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Millennials, who recently elbowed out Gen Xers to become the largest generation in the U.S. workforce, are more likely than their older colleagues to dress sharply, be jealous of co-workers’ successes and say yes to their bosses.

So says a new LinkedIn survey of 1,000 full-time U.S. employees age 18 and older. The results, part of a larger report called “New Norms @Work” that studied 15,000 employees in 19 countries, add to the seemingly endless analyses of the game-changing generation, currently ages 18-34, that are transforming the way we work, eat and shop.

The nation’s 53.3 million working millennials, who constitute more than one-third of U.S. employees, surpassed Generation Xers in the first quarter of the this year to become the largest cohort in the workforce, according to a Pew Research Center analysis of Census Bureau data released May 11. Their ranks are expected to increase with immigration and as younger millennials get their first jobs.

Generation X, currently ages 35-50, dominated the workforce for only three years, overtaking baby boomers in 2012 as more boomers retired, according to Pew.

Here are five takeaways from the LinkedIn survey about millennials:

They are well-dressed: Eleven percent of millennials say they have to wear suits or career dresses to work, compared to fewer than 5 percent of those ages 35 and older. Over one-third of millennials say they wear “smart clothes” to make them feel more professional at work, compared to less than one-quarter of their older peers.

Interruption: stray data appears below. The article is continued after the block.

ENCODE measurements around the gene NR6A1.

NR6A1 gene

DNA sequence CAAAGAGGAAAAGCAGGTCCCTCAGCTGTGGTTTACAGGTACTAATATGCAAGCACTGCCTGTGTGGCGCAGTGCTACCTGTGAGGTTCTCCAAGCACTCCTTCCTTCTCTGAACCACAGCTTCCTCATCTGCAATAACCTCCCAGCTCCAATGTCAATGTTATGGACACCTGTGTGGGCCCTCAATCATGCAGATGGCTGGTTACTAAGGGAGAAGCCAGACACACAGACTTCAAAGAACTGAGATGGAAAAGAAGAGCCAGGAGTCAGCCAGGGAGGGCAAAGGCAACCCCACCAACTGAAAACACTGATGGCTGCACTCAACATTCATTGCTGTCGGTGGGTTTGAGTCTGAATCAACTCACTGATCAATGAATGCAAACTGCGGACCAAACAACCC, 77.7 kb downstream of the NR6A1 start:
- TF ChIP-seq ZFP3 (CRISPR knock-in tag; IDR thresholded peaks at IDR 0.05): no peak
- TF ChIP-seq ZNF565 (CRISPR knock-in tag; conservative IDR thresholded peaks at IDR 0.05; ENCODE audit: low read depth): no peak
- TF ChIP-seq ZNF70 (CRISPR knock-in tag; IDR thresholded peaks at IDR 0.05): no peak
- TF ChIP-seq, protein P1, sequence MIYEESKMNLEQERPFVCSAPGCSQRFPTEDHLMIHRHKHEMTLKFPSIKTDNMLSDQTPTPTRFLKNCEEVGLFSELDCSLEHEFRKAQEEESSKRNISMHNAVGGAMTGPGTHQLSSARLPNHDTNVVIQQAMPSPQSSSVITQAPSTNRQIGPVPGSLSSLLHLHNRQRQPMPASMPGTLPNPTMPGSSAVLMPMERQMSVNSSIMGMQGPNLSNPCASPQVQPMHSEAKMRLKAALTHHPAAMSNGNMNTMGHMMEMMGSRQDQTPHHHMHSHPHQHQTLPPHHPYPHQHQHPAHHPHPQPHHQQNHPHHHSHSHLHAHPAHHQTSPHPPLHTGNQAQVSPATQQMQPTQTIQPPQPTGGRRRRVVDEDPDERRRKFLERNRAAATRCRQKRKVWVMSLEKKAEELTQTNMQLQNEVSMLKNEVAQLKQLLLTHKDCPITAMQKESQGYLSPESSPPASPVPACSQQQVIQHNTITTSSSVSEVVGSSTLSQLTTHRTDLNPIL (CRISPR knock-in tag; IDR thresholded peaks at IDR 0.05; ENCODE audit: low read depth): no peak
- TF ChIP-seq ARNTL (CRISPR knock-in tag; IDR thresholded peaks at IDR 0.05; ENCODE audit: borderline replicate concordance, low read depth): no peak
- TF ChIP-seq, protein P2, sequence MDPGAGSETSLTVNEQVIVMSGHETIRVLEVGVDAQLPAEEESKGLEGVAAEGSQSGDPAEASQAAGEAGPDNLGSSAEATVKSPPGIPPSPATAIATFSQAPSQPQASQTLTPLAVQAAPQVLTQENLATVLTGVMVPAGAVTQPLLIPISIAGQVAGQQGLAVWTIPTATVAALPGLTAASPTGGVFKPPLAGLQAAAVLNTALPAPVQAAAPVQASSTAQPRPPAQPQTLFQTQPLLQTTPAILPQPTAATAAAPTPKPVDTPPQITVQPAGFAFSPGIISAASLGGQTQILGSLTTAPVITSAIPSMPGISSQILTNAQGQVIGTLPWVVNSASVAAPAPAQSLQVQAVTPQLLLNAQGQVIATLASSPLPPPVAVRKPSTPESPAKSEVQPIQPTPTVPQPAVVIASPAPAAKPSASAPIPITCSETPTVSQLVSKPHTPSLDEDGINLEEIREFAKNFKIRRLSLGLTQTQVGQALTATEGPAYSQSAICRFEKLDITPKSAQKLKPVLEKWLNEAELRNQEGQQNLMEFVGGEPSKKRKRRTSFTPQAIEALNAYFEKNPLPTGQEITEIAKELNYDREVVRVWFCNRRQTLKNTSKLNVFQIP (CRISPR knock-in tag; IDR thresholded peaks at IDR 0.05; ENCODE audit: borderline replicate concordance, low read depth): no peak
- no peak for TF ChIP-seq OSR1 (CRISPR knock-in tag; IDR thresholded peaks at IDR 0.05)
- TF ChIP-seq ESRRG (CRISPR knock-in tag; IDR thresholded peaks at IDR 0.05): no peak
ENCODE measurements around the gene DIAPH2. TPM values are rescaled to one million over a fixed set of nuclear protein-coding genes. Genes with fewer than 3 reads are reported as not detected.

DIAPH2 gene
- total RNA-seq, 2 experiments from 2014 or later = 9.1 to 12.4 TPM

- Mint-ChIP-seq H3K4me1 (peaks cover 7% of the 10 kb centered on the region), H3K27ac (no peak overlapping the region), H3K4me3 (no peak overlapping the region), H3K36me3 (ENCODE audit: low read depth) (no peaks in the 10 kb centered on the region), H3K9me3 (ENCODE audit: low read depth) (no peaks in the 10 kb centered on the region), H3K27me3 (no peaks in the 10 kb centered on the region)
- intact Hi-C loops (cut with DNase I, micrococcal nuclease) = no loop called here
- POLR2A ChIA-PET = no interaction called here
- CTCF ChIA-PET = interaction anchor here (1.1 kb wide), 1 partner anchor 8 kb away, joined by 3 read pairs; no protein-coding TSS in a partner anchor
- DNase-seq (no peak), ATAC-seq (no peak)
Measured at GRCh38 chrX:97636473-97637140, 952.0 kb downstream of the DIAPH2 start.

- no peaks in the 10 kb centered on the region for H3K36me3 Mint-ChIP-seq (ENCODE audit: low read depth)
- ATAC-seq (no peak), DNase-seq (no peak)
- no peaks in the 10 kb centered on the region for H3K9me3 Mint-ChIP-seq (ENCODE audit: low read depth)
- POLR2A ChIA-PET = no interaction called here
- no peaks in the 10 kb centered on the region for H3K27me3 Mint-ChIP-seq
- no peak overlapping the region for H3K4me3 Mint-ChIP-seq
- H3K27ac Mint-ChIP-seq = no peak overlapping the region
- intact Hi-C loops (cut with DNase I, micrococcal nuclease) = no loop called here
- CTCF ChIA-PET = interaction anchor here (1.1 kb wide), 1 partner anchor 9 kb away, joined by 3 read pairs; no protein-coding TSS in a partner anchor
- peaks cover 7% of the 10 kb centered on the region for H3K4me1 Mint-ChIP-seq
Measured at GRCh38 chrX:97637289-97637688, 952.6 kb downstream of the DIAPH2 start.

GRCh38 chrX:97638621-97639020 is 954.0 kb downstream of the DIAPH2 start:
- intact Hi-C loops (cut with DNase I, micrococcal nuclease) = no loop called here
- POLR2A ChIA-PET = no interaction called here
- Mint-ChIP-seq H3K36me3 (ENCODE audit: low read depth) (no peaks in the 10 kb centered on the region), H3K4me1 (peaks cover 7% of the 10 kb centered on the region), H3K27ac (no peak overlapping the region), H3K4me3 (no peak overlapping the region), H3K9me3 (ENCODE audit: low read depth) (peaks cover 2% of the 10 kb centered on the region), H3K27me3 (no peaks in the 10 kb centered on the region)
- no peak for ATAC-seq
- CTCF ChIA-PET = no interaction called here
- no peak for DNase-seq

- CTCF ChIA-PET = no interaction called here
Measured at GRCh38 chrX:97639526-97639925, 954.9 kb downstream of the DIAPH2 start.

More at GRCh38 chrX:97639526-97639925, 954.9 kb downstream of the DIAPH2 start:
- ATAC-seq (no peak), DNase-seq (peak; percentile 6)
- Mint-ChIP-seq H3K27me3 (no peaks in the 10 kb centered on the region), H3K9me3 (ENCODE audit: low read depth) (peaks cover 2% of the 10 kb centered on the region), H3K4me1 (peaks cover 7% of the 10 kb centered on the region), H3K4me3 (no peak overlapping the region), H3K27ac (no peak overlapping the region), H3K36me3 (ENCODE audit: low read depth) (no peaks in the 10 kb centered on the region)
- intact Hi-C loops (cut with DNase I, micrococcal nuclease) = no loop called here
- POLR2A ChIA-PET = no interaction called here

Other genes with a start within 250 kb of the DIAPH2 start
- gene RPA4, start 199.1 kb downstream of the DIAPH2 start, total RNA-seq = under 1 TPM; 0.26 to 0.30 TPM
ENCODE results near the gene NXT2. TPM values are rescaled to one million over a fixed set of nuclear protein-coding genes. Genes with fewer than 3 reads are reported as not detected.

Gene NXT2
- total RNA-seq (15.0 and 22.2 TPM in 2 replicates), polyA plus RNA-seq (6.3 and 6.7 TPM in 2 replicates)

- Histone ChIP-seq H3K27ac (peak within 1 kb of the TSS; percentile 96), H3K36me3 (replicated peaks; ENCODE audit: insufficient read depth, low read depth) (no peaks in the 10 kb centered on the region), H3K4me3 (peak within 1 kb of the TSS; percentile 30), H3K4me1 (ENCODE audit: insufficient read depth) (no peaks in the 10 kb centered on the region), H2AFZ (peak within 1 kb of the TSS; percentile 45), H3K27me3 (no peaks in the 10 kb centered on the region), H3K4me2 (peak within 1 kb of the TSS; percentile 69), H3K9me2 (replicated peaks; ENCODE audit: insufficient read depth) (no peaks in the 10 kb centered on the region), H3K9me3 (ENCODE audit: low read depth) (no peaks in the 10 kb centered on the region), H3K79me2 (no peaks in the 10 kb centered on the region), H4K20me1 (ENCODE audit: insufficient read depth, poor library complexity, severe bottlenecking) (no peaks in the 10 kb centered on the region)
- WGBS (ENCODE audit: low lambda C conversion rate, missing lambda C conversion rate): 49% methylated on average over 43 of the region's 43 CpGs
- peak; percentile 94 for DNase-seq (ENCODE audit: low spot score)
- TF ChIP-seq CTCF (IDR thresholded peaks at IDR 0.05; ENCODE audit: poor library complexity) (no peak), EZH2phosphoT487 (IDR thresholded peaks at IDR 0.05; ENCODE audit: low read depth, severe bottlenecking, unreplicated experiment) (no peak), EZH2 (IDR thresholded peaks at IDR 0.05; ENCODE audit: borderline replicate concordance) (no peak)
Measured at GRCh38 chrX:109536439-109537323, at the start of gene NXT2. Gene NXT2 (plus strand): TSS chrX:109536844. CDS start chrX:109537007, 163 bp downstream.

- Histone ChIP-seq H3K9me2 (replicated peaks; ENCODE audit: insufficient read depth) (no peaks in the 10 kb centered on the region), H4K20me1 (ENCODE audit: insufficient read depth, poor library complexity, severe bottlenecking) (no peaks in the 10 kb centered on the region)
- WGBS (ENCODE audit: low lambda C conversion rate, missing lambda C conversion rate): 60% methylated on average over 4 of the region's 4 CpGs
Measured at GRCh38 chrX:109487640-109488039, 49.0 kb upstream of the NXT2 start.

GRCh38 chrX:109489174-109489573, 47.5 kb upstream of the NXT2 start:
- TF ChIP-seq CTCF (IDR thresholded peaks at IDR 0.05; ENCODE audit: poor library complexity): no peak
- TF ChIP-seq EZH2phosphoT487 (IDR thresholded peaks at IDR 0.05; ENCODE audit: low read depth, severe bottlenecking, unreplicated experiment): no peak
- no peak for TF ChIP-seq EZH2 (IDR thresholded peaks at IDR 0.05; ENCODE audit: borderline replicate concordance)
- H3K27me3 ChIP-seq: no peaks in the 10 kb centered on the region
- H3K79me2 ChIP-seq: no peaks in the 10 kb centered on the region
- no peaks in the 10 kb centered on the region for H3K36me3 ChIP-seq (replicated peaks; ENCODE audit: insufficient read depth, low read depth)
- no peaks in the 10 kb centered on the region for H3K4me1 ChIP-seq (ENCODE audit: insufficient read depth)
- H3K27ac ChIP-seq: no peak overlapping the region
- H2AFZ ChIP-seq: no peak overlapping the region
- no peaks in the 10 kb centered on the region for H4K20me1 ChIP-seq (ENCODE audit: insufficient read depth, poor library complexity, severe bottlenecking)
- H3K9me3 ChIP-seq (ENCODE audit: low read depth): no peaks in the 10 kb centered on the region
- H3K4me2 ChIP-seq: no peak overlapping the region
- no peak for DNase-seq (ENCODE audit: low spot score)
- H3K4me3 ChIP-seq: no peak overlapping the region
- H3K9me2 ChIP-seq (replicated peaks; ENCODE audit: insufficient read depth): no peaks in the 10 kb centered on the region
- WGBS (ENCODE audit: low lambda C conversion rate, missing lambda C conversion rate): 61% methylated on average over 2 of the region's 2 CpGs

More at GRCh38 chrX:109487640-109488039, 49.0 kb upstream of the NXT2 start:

They agree with authority: More than 60 percent of millennials consider themselves to be “yes” employees, versus 40 percent of their older counterparts. Almost one-quarter say they would agree with their boss even if they think there is a better way, while just one-tenth of those ages 35 and older say the same.

They move on: Millennials think it’s OK to leave a job after 29 days without it having a negative impact on their career, while older workers think you should wait 51 days. They also think three jobs on a resume looks impressive, whereas older employees thinks two jobs is good.

They look out for No. 1: If fired from a job, 30 percent of millennials say they would make it look like they had left of their own accord, compared to 16 percent of those ages 35 and older. Twelve percent of millennials said they feel jealous when colleagues discuss workplace success, versus 3 percent of older workers.

They judge profile pictures: More than one-third of millennials say they make an initial impression based on a person’s online profile picture, compared with 14 percent of older workers.

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